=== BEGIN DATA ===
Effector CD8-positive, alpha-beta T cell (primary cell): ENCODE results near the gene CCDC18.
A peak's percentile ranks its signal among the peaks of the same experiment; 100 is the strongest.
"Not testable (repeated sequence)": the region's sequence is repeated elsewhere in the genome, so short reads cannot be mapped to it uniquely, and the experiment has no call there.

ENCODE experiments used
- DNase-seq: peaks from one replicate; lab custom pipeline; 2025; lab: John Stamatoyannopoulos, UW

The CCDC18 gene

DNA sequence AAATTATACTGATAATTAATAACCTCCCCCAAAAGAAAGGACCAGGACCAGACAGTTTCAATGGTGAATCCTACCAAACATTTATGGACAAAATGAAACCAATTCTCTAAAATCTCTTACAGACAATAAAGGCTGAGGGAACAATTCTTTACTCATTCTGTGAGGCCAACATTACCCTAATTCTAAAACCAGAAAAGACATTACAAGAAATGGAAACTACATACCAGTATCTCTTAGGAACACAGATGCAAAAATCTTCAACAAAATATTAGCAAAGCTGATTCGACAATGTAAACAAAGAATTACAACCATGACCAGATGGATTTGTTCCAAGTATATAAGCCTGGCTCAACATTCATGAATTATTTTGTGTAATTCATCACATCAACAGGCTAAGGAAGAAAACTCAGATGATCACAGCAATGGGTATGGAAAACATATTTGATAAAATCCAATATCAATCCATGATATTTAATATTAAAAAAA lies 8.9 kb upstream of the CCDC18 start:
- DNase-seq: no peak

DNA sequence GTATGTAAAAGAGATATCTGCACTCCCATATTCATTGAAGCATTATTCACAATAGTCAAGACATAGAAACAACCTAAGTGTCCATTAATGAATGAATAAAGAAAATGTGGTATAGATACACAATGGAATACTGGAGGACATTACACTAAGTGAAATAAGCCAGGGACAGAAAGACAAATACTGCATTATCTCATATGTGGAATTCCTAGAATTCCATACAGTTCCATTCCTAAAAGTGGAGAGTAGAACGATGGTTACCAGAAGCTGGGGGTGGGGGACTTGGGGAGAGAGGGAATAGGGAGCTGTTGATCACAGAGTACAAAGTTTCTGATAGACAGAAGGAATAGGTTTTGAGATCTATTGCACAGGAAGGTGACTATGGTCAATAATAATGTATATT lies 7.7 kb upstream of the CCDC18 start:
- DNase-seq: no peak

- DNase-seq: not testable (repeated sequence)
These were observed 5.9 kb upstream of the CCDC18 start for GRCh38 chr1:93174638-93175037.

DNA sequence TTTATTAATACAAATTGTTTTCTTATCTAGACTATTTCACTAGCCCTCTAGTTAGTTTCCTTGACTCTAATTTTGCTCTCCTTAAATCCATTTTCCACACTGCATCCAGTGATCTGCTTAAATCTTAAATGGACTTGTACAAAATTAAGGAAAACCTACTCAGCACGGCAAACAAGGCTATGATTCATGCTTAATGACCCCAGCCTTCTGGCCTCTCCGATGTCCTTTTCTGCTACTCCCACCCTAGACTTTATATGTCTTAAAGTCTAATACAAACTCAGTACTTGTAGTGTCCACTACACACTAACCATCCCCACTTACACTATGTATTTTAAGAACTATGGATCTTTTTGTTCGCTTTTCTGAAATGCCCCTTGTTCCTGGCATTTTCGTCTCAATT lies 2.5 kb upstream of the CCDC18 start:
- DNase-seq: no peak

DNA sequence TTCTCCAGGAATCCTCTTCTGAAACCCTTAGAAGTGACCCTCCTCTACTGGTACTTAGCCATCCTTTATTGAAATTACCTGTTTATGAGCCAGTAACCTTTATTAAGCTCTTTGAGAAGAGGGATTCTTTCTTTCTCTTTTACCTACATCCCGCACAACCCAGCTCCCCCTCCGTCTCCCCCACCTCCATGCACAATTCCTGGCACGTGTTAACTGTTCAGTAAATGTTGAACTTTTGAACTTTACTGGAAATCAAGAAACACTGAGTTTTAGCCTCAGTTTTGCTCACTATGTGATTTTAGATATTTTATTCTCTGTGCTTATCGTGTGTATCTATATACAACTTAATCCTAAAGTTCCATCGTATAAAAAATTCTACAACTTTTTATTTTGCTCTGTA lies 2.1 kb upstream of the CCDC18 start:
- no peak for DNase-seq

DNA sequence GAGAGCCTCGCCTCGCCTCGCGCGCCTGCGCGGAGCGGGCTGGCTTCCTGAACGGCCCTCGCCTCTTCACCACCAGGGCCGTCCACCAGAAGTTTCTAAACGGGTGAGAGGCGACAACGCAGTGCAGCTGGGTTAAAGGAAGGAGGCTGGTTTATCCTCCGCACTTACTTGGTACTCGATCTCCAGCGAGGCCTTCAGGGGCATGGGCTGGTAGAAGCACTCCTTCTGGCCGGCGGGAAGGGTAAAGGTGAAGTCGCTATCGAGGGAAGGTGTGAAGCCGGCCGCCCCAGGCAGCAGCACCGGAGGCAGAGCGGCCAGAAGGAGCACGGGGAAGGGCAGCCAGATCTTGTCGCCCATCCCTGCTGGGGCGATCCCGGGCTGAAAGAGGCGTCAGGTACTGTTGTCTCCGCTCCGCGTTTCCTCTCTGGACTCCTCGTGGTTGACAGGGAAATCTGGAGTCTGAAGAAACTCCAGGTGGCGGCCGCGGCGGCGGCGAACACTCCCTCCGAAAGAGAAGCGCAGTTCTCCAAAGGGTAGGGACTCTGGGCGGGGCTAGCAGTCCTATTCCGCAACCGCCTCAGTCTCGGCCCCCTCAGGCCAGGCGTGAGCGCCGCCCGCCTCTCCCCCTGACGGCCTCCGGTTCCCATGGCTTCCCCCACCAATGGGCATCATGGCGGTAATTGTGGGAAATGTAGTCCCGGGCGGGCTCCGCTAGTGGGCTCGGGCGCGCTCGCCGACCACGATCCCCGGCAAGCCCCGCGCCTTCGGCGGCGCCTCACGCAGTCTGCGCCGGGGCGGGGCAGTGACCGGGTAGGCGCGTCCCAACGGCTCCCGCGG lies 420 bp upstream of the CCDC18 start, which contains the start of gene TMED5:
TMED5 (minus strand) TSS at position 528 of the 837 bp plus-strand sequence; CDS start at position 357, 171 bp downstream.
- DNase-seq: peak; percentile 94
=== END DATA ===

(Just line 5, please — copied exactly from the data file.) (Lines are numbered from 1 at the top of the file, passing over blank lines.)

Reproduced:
- DNase-seq: peaks from one replicate; lab custom pipeline; 2025; lab: John Stamatoyannopoulos, UW